Indeed, key-management protocols are difficult to design and validate.
The common architecture described in this document eases this burden by
defining common abstractions and overall design that can be specialize
for different uses.

This document builds on and extends the Group Key Management Building
Block document of the IRTF SMuG research group [HBH01]. To correctly
place the current document in the context of the MSEC literature we
include a copy of the MSEC draft tree in the appendix.

Section 2 discusses the security, performance and architectural
requirements for a group key management protocol. Section 3 presents
the overall architectural design. Section 4 outlines the structure of
the Group Security Association (GSA). Section 5 discusses scalability
issues and Section 6 discusses Security Considerations.

2.0 Requirements for a group key management protocol

A group key management protocol supports multicast applications that
need a secure group.  A "secure group" is a collection of principals,
called "members," who may be senders, receivers or both receivers and
senders to other members of the group. (Note that group membership may
vary over time.) A "group key management protocol" ensures that only
members of a secure group gain access to group data (by gaining access
to group keys) and can authenticate group data.  The goal of a group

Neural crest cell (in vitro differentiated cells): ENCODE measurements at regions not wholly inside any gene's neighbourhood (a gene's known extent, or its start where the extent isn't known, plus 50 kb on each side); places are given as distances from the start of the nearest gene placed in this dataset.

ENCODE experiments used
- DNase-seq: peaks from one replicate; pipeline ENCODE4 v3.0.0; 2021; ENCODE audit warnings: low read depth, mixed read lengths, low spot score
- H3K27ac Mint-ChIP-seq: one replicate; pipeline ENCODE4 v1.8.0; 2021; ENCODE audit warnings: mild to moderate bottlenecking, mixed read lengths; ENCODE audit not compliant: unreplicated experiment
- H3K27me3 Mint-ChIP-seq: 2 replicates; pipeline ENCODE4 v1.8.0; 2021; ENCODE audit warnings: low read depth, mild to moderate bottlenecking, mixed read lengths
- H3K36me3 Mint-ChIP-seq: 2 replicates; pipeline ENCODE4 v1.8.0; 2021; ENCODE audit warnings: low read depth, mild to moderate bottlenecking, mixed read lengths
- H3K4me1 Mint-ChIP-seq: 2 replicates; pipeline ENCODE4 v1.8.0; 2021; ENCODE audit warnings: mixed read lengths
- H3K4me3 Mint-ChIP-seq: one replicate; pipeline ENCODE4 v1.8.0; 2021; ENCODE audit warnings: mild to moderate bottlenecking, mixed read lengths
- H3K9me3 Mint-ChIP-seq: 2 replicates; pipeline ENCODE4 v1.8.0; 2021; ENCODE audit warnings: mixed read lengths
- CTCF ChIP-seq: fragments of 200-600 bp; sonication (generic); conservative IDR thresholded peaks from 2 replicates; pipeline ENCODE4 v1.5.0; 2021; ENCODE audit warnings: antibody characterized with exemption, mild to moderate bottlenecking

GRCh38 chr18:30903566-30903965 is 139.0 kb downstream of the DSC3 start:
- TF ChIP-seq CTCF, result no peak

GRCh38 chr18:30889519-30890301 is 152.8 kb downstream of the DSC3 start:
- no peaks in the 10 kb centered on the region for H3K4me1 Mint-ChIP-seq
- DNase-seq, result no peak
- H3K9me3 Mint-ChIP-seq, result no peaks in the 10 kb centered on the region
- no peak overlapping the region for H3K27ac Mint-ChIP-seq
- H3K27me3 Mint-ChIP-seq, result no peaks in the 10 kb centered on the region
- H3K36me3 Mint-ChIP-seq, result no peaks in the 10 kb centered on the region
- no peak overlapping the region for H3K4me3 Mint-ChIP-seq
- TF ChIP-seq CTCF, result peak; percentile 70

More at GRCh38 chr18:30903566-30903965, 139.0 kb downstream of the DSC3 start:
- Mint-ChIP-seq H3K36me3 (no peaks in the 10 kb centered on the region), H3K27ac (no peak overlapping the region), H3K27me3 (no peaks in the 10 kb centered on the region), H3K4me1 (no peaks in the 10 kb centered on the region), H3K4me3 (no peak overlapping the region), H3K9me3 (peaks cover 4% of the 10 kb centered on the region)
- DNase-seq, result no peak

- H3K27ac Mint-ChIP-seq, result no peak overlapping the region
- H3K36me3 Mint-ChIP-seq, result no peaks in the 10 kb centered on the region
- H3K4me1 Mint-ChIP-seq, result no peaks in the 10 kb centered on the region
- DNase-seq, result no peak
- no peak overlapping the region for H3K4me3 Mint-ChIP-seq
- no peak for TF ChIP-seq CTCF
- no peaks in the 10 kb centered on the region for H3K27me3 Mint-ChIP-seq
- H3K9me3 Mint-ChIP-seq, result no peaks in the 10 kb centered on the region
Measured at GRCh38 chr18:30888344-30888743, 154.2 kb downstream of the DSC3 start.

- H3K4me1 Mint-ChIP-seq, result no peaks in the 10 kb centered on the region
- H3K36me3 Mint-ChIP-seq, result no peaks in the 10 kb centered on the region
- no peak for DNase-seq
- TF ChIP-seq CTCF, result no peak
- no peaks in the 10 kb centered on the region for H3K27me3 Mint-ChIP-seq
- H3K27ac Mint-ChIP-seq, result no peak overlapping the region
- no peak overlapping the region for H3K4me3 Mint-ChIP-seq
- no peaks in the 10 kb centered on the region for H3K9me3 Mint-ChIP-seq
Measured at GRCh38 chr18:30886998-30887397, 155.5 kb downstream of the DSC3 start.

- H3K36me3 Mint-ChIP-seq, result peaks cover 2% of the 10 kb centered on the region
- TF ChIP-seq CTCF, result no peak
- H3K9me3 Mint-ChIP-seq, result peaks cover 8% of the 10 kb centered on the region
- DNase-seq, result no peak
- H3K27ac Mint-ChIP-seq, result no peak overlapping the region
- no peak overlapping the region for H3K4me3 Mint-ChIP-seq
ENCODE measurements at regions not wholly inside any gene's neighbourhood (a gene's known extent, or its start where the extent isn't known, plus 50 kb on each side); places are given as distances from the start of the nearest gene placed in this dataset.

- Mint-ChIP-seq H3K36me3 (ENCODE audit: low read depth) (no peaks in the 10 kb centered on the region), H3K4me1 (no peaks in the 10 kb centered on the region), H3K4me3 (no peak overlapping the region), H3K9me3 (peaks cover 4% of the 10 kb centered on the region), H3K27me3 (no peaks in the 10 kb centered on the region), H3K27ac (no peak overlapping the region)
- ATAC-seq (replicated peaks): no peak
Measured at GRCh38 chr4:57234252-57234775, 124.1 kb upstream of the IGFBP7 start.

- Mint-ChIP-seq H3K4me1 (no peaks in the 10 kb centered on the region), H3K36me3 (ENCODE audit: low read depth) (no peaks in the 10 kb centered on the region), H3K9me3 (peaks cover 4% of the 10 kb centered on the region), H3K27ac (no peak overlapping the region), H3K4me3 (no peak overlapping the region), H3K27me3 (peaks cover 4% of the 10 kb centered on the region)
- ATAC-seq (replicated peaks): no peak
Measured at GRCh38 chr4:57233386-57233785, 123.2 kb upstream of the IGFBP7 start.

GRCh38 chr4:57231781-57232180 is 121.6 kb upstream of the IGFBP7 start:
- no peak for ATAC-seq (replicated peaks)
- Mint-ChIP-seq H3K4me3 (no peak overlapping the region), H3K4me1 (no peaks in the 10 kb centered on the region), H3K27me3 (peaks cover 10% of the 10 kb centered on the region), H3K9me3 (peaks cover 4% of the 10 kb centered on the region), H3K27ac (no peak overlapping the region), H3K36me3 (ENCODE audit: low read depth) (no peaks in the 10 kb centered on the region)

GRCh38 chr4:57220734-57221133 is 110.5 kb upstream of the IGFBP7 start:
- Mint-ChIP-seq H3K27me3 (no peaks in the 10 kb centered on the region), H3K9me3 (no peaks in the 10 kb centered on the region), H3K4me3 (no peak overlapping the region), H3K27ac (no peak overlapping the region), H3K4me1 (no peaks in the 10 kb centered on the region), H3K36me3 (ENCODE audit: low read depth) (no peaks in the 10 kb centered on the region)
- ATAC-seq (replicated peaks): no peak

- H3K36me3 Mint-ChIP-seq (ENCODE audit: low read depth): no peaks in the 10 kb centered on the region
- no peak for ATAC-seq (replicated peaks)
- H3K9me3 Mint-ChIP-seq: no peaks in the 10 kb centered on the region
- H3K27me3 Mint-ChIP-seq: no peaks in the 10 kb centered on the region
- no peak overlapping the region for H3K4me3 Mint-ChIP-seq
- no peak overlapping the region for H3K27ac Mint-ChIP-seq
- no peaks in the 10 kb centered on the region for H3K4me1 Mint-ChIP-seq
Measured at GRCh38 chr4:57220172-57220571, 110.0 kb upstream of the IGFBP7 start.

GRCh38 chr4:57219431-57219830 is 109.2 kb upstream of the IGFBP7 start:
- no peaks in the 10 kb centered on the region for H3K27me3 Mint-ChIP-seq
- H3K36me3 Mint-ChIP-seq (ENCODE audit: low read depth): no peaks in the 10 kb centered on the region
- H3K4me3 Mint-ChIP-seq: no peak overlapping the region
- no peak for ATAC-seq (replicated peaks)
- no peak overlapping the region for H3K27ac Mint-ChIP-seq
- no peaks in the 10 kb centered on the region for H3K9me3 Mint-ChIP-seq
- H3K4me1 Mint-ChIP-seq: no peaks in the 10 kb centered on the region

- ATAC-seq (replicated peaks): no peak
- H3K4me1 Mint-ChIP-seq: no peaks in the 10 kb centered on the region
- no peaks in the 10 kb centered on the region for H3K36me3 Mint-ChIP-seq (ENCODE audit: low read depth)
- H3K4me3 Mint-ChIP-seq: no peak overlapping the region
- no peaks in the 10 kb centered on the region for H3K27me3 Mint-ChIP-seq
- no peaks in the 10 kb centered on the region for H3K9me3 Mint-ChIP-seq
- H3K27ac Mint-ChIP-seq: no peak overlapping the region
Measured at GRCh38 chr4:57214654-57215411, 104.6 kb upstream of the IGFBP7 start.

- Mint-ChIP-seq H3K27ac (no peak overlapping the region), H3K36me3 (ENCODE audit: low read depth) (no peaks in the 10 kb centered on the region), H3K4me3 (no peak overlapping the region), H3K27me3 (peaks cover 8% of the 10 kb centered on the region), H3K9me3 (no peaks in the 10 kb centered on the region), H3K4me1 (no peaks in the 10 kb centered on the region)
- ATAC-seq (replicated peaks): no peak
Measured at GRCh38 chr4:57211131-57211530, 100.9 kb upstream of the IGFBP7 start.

key management protocol is to provide legitimate group members with the
up-to-date cryptographic state they need for their secrecy and
authenticity requirements.

Multicast applications, such as video broadcast and multicast file
transfer, have the following key-management requirements (see also

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1. The group members must receive "security associations" including
   encryption keys, authentication/integrity keys, metadata
   describing the keys (also called "policy") and attributes such as
   an index for referencing the security association.
2. Keys will have a predetermined lifetime and will be periodically
3. Key material must be delivered securely to members of the
   group so that they are secret and authenticated to group members
   during the key lifetime and refreshed securely at the end of
   the key lifetime.
4. The key-management protocol must be secure against man-in-the-
   middle, connection-hijacking, and reflection/replay attacks; it must
   use best-known practices to thwart denial-of-service attacks.
5. It must be possible to add and remove group members so that
   members who are added may optionally be denied access to the key
   material used before they joined the group, and that members who are
   removed lose access to the key material following their departure.
6. It must be possible to provide re-key for the group without
   requiring unicast exchange between a key distribution center (KDC)
   and individual members, which would overwhelm a KDC when the group
   is large.
7. The key management protocol must be suitable for IPsec security
   protocols, AH and ESP, and/or application-layer security protocols
   such as AMESP and SRTP.
8. The key management protocol should allow keys and algorithms to be
   renewed and the trust infrastructure and authentication systems to